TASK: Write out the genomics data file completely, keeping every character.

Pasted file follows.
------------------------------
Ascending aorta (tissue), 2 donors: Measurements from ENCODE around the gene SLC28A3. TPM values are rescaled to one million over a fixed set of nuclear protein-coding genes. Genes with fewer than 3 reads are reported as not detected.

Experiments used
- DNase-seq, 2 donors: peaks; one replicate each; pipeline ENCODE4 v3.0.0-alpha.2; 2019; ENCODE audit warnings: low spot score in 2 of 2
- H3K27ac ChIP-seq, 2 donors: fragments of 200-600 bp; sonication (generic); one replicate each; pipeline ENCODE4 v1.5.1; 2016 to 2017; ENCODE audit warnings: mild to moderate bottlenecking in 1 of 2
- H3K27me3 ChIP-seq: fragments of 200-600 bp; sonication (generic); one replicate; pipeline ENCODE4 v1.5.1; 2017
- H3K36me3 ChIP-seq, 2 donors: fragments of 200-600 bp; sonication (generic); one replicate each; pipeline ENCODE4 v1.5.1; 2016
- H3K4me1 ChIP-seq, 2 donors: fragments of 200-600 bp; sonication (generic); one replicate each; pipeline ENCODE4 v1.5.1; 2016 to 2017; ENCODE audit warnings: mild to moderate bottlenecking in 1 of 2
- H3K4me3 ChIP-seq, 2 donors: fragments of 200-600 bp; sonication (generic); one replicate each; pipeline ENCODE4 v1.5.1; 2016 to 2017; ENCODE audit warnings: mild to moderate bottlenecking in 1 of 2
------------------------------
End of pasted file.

Ascending aorta (tissue), 2 donors: Measurements from ENCODE around the gene SLC28A3. TPM values are rescaled to one million over a fixed set of nuclear protein-coding genes. Genes with fewer than 3 reads are reported as not detected.

Experiments used
- DNase-seq, 2 donors: peaks; one replicate each; pipeline ENCODE4 v3.0.0-alpha.2; 2019; ENCODE audit warnings: low spot score in 2 of 2
- H3K27ac ChIP-seq, 2 donors: fragments of 200-600 bp; sonication (generic); one replicate each; pipeline ENCODE4 v1.5.1; 2016 to 2017; ENCODE audit warnings: mild to moderate bottlenecking in 1 of 2
- H3K27me3 ChIP-seq: fragments of 200-600 bp; sonication (generic); one replicate; pipeline ENCODE4 v1.5.1; 2017
- H3K36me3 ChIP-seq, 2 donors: fragments of 200-600 bp; sonication (generic); one replicate each; pipeline ENCODE4 v1.5.1; 2016
- H3K4me1 ChIP-seq, 2 donors: fragments of 200-600 bp; sonication (generic); one replicate each; pipeline ENCODE4 v1.5.1; 2016 to 2017; ENCODE audit warnings: mild to moderate bottlenecking in 1 of 2
- H3K4me3 ChIP-seq, 2 donors: fragments of 200-600 bp; sonication (generic); one replicate each; pipeline ENCODE4 v1.5.1; 2016 to 2017; ENCODE audit warnings: mild to moderate bottlenecking in 1 of 2